Cocaine is a well-known stimulant drug that caused almost 20,000 overdose deaths in 2020, according to the National Institute on Drug Abuse (NIDA). The NIDA reports that in 2020, about 5.2 million Americans ages 12 and up reported using cocaine in the previous year. Not only is regular use of cocaine potentially deadly, but it can also affect a person’s mental health due to how the drug changes a person’s brain.
How Cocaine Affects the Brain
Cocaine use can cause profound changes in a person’s brain. It has been linked to many psychiatric symptoms, syndromes, and disorders. Cocaine usage may also exacerbate any psychiatric disorders an individual is dealing with, increasing their issues or the severity of their symptoms.
Cocaine affects several important neurotransmitters — dopamine, norepinephrine, and serotonin. Dopamine is the primary neurotransmitter in the brain’s pleasure centers, while norepinephrine affects a person’s alertness, as well as their heart rate and blood pressure. Mood regulation, appetite, and sleep, among other behaviors, are linked to serotonin.
Most people know that cocaine affects the brain’s reward pathways. While these two circuits or pathways in the brain are different, there is some overlap. What is less well-known is the effect that cocaine has on how the brain responds to stress. As a result, cocaine can elevate a person’s stress hormones, causing them to be even more sensitive to the drug and their need for it.
Finally, cocaine also impairs how the orbitofrontal cortex (OFC) functions. This is believed to be why someone with a cocaine addiction suffers from poor decision-making. Cocaine’s effect on the OFC is also linked to a person’s inability to adapt to the negative consequences of their drug use and why they lack self-insight about their addiction.
Short- and Long-Term Effects of Cocaine Use
Cocaine use affects a person in multiple ways. Even short-term drug use can be harmful, resulting in physical and mental effects. These can include:
- Constricted blood vessels
- Dilated pupils
- Increased body temperature, heart rate, and blood pressure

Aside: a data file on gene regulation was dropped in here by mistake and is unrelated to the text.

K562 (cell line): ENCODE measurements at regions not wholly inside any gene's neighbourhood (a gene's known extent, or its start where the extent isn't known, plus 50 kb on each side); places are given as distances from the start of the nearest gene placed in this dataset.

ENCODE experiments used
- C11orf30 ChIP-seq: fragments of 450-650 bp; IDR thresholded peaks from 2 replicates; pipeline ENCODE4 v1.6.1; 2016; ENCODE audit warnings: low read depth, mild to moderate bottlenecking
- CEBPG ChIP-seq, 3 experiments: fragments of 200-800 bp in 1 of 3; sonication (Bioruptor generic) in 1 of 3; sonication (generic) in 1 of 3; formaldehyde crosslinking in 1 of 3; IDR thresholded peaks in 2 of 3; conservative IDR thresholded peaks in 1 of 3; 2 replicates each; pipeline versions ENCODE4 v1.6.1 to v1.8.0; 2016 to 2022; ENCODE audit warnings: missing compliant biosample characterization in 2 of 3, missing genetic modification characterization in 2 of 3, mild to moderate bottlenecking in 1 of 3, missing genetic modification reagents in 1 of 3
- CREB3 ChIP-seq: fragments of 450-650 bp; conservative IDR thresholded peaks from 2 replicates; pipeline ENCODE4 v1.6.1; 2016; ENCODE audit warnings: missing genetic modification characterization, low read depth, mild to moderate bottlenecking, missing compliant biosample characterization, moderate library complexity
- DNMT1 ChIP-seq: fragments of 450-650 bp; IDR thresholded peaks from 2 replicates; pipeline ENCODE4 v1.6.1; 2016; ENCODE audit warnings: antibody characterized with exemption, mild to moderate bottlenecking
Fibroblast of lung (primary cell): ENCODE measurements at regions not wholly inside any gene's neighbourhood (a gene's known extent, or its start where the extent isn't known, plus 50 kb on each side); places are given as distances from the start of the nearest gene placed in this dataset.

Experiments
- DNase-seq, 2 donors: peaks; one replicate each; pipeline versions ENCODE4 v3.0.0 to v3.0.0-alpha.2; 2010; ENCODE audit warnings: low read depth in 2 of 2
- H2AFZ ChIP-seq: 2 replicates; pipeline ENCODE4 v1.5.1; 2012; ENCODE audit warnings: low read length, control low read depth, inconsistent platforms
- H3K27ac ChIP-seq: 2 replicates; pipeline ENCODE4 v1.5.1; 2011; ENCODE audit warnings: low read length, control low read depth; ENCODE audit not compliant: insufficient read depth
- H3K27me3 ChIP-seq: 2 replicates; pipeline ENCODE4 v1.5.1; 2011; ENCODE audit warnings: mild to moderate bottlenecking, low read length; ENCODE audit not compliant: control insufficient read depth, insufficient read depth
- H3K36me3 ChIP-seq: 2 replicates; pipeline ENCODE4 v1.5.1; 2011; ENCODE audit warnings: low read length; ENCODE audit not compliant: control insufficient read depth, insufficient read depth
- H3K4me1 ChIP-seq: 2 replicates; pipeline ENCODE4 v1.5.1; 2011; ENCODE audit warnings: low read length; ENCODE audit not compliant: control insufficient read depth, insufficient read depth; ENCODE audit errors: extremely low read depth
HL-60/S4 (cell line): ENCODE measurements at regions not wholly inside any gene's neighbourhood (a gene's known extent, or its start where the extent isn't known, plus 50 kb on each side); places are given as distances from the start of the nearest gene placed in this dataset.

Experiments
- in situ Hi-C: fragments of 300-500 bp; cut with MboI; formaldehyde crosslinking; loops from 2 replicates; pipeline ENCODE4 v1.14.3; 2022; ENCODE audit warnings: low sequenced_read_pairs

- Erratic and violent behavior
- Panic and paranoia
- Muscle twitches
Long-term cocaine use leads to various health problems like organ damage, particularly in the stomach and heart. It also puts individuals at an increased risk for stroke, seizures, and other neurological problems.
Cocaine and Mental Health
Once the connection between cocaine and its damage to the brain is understood, it becomes easier to understand how the drug can harm a person’s mental health.
The disruption cocaine causes in the brain’s neural connections has been linked in the long-term by researchers to the development of depression, anger, aggressiveness, and paranoia. Even if someone doesn’t develop psychosis or paranoia because of their cocaine usage, they are at an increased risk of developing other mental health concerns, like anxiety, panic disorders, depression, or problems with aggression.
First, there is the emotional crash a person experiences when the drug leaves their system. How severe and long-lasting these depressive episodes can be will vary, depending on the individual. It is possible, though, that they can lead to suicidal thoughts. But even in the short-term, cocaine may damage mental health.
Paranoia and psychosis are mental health dangers particularly associated with cocaine use. Studies have shown 68% to 84% of those that use cocaine experience paranoia, while psychosis (including hallucinations and delusions) is found in anywhere from 29% to 53% of cocaine users.
Research that helps provide further understanding and, hopefully, treatment for addiction is ongoing. For instance, the hope is that advances in brain imaging may guide researchers toward biomarkers responsible for a person’s increased vulnerability to drug addiction. This technology has already provided insight into how the brain communicates cravings and the ways medications may help the brain deflect those cues from cocaine.
Neuroimaging technologies have also shown how a person’s brain can recover from cocaine use. The damage that the drug does to gray matter in particular brain regions has been shown to improve after periods of abstinence. The knowledge that some of the damage cocaine does to the brain may be reversible over time offers those with addiction yet another incentive to maintain their sobriety.
A licensed mental health and substance abuse intensive outpatient program (IOP) in Scottsdale, Arizona, Rising Phoenix was created to offer a safe, welcoming, and nurturing environment where clients are not judged, but embraced, throughout their recovery process.